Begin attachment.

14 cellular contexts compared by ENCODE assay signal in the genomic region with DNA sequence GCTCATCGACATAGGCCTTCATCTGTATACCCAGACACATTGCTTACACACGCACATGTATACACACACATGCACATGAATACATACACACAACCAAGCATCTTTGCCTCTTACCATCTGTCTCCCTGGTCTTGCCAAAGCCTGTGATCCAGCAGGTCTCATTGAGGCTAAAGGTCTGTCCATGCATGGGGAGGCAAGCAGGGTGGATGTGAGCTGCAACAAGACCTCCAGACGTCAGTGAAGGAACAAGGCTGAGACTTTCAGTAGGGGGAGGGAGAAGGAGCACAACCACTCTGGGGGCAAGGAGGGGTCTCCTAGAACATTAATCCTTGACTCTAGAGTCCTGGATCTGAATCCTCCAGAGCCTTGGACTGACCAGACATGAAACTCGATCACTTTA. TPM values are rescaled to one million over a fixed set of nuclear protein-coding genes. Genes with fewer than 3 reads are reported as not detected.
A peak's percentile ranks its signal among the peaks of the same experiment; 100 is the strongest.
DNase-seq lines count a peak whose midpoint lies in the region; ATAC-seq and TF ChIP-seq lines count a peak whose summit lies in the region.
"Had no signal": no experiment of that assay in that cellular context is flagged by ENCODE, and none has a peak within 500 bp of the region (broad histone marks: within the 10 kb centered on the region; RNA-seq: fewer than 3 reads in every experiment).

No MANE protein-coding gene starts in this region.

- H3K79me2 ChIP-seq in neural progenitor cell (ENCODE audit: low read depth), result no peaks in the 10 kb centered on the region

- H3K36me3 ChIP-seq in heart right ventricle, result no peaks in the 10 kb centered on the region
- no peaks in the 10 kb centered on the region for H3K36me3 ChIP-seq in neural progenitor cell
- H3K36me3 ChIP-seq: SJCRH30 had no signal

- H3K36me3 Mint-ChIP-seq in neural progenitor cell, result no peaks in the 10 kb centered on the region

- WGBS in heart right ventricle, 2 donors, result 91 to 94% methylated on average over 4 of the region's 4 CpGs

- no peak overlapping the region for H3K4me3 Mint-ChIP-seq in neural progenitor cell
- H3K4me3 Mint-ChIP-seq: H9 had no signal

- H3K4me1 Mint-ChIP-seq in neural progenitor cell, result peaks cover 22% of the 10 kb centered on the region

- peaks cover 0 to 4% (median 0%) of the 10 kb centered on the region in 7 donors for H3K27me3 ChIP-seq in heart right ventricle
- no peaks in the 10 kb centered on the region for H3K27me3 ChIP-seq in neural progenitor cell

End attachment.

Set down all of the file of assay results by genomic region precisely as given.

14 cellular contexts compared by ENCODE assay signal in the genomic region with DNA sequence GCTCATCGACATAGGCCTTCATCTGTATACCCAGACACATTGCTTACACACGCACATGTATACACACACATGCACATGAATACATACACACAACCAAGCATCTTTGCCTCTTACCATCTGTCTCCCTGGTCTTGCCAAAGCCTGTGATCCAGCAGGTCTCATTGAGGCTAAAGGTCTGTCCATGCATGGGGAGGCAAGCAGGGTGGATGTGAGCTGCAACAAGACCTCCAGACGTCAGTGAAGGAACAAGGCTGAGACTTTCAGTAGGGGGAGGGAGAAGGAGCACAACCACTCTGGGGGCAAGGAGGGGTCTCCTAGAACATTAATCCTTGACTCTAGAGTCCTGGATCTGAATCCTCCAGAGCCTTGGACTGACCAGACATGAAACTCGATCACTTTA. TPM values are rescaled to one million over a fixed set of nuclear protein-coding genes. Genes with fewer than 3 reads are reported as not detected.
A peak's percentile ranks its signal among the peaks of the same experiment; 100 is the strongest.
DNase-seq lines count a peak whose midpoint lies in the region; ATAC-seq and TF ChIP-seq lines count a peak whose summit lies in the region.
"Had no signal": no experiment of that assay in that cellular context is flagged by ENCODE, and none has a peak within 500 bp of the region (broad histone marks: within the 10 kb centered on the region; RNA-seq: fewer than 3 reads in every experiment).

No MANE protein-coding gene starts in this region.

- H3K79me2 ChIP-seq in neural progenitor cell (ENCODE audit: low read depth), result no peaks in the 10 kb centered on the region

- H3K36me3 ChIP-seq in heart right ventricle, result no peaks in the 10 kb centered on the region
- no peaks in the 10 kb centered on the region for H3K36me3 ChIP-seq in neural progenitor cell
- H3K36me3 ChIP-seq: SJCRH30 had no signal

- H3K36me3 Mint-ChIP-seq in neural progenitor cell, result no peaks in the 10 kb centered on the region

- WGBS in heart right ventricle, 2 donors, result 91 to 94% methylated on average over 4 of the region's 4 CpGs

- no peak overlapping the region for H3K4me3 Mint-ChIP-seq in neural progenitor cell
- H3K4me3 Mint-ChIP-seq: H9 had no signal

- H3K4me1 Mint-ChIP-seq in neural progenitor cell, result peaks cover 22% of the 10 kb centered on the region

- peaks cover 0 to 4% (median 0%) of the 10 kb centered on the region in 7 donors for H3K27me3 ChIP-seq in heart right ventricle
- no peaks in the 10 kb centered on the region for H3K27me3 ChIP-seq in neural progenitor cell